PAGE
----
Designing Dashboards

What’s Missing From Your Data Visualizations?

By Michelle Gardner
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Data visualizations can make or break the analytics functionality in your application, particularly as you collect more and more data. Finding the best way to communicate this complex information isn’t always easy, and it’s one of the capabilities that separate sophisticated data visualization platforms from those that are more barebones.

<< Related: 16 Data Visualizations to Improve Your Application >>

We’ve previously discussed how to choose the right visualizations for your data. Now, let’s explore the features that will keep users engaged within your applications. If you’re looking to increase user adoption, here’s what may be missing from your data visualizations:

Customizable Dashboard Components

Customization is a great way to get more out of your data visualization platform. If your users can move dashboard components around the interface and change which components they see, they can more easily get the views they want while hiding features they rarely use. Customizable dashboards can also make analysis more efficient, since users can lay out new dashboards in a format they’re familiar with.

User-Centric Design

User-centric design is a concept that gets a lot of industry buzz, but it does have some key implications for data visualization platforms. One way to approach user-centric design is to make sure that your data visualizations incorporate your users’ industry right into the design. For example, laying data over a geographic map is a great way to show network stability and uptime information for telecommunications professionals. For more industry-specific examples, check out our data visualization gallery.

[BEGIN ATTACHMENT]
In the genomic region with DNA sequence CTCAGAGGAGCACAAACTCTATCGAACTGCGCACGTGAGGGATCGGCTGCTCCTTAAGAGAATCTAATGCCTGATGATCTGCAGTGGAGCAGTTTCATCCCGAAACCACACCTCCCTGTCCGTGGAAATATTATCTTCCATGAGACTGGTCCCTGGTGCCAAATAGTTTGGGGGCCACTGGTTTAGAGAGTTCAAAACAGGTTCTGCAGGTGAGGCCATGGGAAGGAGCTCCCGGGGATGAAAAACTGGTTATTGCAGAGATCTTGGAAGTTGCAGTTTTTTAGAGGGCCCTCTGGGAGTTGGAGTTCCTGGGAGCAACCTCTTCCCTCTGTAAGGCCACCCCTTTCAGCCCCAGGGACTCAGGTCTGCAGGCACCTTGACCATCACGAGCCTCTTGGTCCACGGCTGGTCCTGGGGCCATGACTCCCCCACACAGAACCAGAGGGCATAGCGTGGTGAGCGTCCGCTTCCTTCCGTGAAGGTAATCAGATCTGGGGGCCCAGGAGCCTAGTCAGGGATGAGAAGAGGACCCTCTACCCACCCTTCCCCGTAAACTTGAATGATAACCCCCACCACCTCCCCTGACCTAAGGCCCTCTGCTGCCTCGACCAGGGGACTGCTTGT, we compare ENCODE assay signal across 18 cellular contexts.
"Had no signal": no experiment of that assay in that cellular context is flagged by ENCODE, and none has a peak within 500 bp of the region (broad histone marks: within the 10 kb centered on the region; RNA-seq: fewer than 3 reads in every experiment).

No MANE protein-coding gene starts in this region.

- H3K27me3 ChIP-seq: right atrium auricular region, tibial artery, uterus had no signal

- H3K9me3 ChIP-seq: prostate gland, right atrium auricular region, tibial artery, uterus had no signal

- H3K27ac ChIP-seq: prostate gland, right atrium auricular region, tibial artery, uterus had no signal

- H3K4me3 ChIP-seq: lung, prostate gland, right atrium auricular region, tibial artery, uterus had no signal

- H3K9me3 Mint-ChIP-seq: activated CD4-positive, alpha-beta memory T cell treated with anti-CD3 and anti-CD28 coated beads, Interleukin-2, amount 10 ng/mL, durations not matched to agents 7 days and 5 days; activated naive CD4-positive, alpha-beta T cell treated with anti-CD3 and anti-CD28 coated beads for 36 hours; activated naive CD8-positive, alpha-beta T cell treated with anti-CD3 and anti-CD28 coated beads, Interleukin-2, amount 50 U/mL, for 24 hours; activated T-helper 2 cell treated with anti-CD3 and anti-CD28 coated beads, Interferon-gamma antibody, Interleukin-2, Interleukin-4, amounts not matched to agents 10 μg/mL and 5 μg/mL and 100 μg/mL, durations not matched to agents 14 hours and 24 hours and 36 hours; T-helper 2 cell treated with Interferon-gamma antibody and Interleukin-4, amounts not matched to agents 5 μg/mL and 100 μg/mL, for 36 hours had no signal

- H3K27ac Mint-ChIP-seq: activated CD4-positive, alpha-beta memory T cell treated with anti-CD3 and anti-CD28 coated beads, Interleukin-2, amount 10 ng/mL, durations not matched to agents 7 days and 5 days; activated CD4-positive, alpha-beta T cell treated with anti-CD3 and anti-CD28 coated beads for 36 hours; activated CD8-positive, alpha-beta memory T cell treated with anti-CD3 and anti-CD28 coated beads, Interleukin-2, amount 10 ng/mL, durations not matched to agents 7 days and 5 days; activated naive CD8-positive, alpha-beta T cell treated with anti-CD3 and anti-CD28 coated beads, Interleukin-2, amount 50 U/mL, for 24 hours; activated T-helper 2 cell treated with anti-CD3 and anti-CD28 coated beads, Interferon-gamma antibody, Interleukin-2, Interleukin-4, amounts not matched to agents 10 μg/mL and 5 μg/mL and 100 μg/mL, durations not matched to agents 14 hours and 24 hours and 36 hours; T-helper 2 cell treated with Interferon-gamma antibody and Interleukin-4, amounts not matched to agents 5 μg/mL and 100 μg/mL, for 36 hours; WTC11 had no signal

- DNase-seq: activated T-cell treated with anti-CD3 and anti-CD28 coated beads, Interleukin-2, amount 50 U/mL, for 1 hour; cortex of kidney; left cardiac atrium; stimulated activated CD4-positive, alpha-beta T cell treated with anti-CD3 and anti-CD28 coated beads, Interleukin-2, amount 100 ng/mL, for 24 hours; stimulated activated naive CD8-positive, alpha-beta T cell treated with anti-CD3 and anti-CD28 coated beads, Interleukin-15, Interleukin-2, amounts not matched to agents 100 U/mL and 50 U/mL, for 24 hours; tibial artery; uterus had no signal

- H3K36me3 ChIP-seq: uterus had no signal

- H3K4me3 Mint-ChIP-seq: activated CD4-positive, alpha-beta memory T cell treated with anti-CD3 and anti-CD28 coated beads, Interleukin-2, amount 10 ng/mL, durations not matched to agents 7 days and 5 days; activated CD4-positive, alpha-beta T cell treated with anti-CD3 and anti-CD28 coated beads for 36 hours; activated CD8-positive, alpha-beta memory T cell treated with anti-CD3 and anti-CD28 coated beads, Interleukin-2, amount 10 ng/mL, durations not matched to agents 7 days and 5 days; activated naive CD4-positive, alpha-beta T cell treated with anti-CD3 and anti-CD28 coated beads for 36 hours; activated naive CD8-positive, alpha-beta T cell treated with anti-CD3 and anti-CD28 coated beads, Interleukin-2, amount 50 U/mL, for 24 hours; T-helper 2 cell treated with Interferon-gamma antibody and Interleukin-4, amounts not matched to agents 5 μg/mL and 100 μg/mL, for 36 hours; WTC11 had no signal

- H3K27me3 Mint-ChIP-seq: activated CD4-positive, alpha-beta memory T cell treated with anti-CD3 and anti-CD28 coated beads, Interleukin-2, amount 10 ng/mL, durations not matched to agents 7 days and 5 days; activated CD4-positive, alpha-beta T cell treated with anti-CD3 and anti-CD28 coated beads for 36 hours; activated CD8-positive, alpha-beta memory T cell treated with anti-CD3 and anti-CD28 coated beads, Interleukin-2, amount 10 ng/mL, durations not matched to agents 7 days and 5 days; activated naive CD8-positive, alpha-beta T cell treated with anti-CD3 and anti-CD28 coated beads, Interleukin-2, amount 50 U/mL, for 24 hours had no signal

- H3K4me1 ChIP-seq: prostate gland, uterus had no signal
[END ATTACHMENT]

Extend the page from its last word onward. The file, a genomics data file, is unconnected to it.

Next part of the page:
Another possible consideration for designing visualizations that users will love is incorporating end-user feedback into the development process. When working on tools for groups of users, you can help ensure buy-in by reviewing requirements with key stakeholders regularly.


In addition to giving users access to data quickly, enabling self-service analytics and data visualizations frees up IT resources that would otherwise be spent managing ad hoc reports. This is also an area where self-serve reports and visualizations can pair nicely together because users can get the data they need and then use the software to show it in an easily digestible way.

Enabling full-featured self-service analytics can involve significant upfront investment in terms of training users in how to leverage the platform for the most benefit. However, it’s an investment that can pay off, particularly if you have many users in your organization who want to explore their data more freely, or who regularly need to view it in different ways.

Learn more on customizing your analytics in our on-demand webinar: Beyond the Box – Using Plugins, HTML and CSS to Extend BI.


Originally published December 12, 2017

About the Author

Michelle Gardner is the Content Marketing Manager at Logi Analytics. She has over a decade of experience writing and editing content, with a specialty in software and technology.